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11 records – page 1 of 2.

Alberta facts on wood series fact sheets for Balsam fir, Balsam poplar, Black spruce, Jack pine, Lodgepole pine, Tamarack, Trembling aspen, White birch, and White spruce

https://library.fpinnovations.ca/en/permalink/fpipub5602
Author
Lindenbach-Gibson, R.
Fell, David
Marinescu, Marian
Rice, J.
Date
March 2006
Edition
37756
Material Type
Pamphlet
Field
Sustainable Construction
Author
Lindenbach-Gibson, R.
Fell, David
Marinescu, Marian
Rice, J.
Contributor
Alberta Forestry Research Institute
Date
March 2006
Edition
37756
Material Type
Pamphlet
Physical Description
36 p.
Sector
Wood Products
Field
Sustainable Construction
Research Area
Market Analysis
Subject
Alberta
Fir
Larix
Picea
Pinus
Populus
Value added
Series Number
Facts on wood series
W-2189B
Location
Vancouver, British Columbia
Language
English
Abstract
Each fact sheet describes visual, physical and working properties for the species for the wood-consuming value added sector.
Alberta woods
Value added - Alberta
Abies balsamea
Populus balsamifera
Picea mariana
Pinus banksiana
Pinus contorta Dougl. var. latifolia
Larix laricina
Populus tremuloides
Betula papyrifera
Picea glauca
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Balsam fir : Alberta facts on wood series

https://library.fpinnovations.ca/en/permalink/fpipub5593
Author
Lindenbach-Gibson, R.
Fell, David
Marinescu, Marian
Rice, J.
Date
March 2006
Edition
37747
Material Type
Pamphlet
Field
Sustainable Construction
Author
Lindenbach-Gibson, R.
Fell, David
Marinescu, Marian
Rice, J.
Contributor
Alberta Forestry Research Institute
Date
March 2006
Edition
37747
Material Type
Pamphlet
Physical Description
4 p.
Sector
Wood Products
Field
Sustainable Construction
Research Area
Market Analysis
Subject
Alberta
Fir
Value added
Series Number
Facts on wood series
W-2189C
Location
Vancouver, British Columbia
Language
English
Abstract
Balsam fir is a native tree species to approximately two-thirds of the eastern Boreal forest across Canada. It is quite common in Alberta throughout the Slave Lake area and along the foothills (northern central regions of the province). Balsam fir can be found across a broad range of site conditions, preferring more shaded and competitive conditions. The species is rarely found in pure stands and is typically shorter-lived than the spruces. Balsam fir is a small-to medium-sized tree, 12 to 18 metres tall and 30 to 45 cm in diameter. On a national level, balsam fir accounts for nearly 12% of the total Canadian forest inventory. Its greatest proportion of total growing stock is located in southeastern Canada, especially in the Maritime Provinces, where it is considered a valuable commercial species. In Alberta, balsam fir accounts for a small percentage of the province’s softwood inventory – approximately 3%. The fact sheet describes visual, physical and working properties for this species for the wood-consuming value added sector.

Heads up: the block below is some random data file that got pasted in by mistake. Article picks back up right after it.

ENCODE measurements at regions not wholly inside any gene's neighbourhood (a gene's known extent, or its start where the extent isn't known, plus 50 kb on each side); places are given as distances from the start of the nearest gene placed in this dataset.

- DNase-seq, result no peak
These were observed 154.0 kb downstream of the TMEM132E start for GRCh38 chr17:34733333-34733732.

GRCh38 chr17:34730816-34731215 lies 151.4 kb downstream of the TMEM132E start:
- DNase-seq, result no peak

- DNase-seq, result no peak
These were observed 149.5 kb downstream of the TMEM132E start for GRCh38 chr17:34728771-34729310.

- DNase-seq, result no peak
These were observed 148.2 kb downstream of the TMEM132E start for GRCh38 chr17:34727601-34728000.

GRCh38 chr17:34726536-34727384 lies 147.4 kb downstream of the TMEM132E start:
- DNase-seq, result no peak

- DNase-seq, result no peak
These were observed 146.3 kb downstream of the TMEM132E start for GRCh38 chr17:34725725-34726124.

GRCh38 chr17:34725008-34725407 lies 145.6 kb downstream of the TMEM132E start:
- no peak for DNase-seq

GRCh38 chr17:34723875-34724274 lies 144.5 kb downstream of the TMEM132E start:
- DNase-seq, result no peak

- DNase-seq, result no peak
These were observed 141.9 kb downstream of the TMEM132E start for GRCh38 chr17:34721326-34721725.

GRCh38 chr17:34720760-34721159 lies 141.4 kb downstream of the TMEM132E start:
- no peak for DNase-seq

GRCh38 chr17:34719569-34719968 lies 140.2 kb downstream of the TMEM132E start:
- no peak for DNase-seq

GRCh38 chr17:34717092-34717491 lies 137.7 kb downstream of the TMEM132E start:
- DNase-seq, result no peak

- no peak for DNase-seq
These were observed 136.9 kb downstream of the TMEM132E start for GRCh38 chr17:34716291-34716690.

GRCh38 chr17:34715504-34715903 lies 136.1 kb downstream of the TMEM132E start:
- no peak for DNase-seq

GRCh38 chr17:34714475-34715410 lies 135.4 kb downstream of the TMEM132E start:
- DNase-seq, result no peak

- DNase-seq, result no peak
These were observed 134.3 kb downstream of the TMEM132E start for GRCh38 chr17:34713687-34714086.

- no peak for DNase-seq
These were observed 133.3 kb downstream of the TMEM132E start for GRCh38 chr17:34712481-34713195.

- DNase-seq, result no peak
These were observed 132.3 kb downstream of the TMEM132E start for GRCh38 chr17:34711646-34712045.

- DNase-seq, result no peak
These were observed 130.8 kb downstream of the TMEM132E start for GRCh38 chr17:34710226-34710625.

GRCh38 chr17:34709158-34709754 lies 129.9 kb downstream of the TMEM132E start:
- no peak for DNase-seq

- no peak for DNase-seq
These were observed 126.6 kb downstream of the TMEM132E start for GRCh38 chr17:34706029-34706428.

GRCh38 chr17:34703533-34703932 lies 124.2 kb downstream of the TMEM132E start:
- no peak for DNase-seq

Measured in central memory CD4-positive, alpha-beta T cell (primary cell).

Alberta woods
Value added - Alberta
Abies balsamea
Documents
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Balsam poplar : Alberta facts on wood series

https://library.fpinnovations.ca/en/permalink/fpipub5594
Author
Lindenbach-Gibson, R.
Fell, David
Marinescu, Marian
Rice, J.
Date
March 2006
Edition
37748
Material Type
Pamphlet
Field
Sustainable Construction
Author
Lindenbach-Gibson, R.
Fell, David
Marinescu, Marian
Rice, J.
Contributor
Alberta Forestry Research Institute
Date
March 2006
Edition
37748
Material Type
Pamphlet
Physical Description
4 p.
Sector
Wood Products
Field
Sustainable Construction
Research Area
Market Analysis
Subject
Alberta
Populus
Value added
Series Number
Facts on wood series
W-2189D
Location
Vancouver, British Columbia
Language
English
Abstract
Next to trembling aspen, balsam poplar is the most prominent deciduous species in Alberta’s boreal mixed forest. It is commonly found in the prairie forest transition zones throughout the south-central regions of the Boreal forest. While the species is common, it is rarely abundant. Situated mainly in mixed stands on rich soils, common associates to balsam poplar include: white spruce, aspen, paper birch and tamarack. Within Alberta, the species is widespread through Aspen Grove, Mixedwood and Lower Foothills sections of the province’s Boreal Forest Region. Apart from forested land, balsam poplar is also found on abandoned farmland, burned over areas and riverbanks. Trees are medium-sized, 18 to 24 metres tall and 30 to 60 cm in diameter. Balsam poplar comprises 15.1% of Alberta’s hardwood inventory; about 6% of Alberta’s total forest inventory. Balsam fir is a native tree species to approximately two-thirds of the eastern Boreal forest across Canada. It is quite common in Alberta throughout the Slave Lake area and along the foothills (northern central regions of the province). Balsam fir can be found across a broad range of site conditions, preferring more shaded and competitive conditions. The species is rarely found in pure stands and is typically shorter-lived than the spruces. Balsam fir is a small-to medium-sized tree, 12 to 18 metres tall and 30 to 45 cm in diameter. On a national level, balsam fir accounts for nearly 12% of the total Canadian forest inventory. Its greatest proportion of total growing stock is located in southeastern Canada, especially in the Maritime Provinces, where it is considered a valuable commercial species. In Alberta, balsam fir accounts for a small percentage of the province’s softwood inventory – approximately 3%. The fact sheet describes visual, physical and working properties for this species for the wood-consuming value added sector.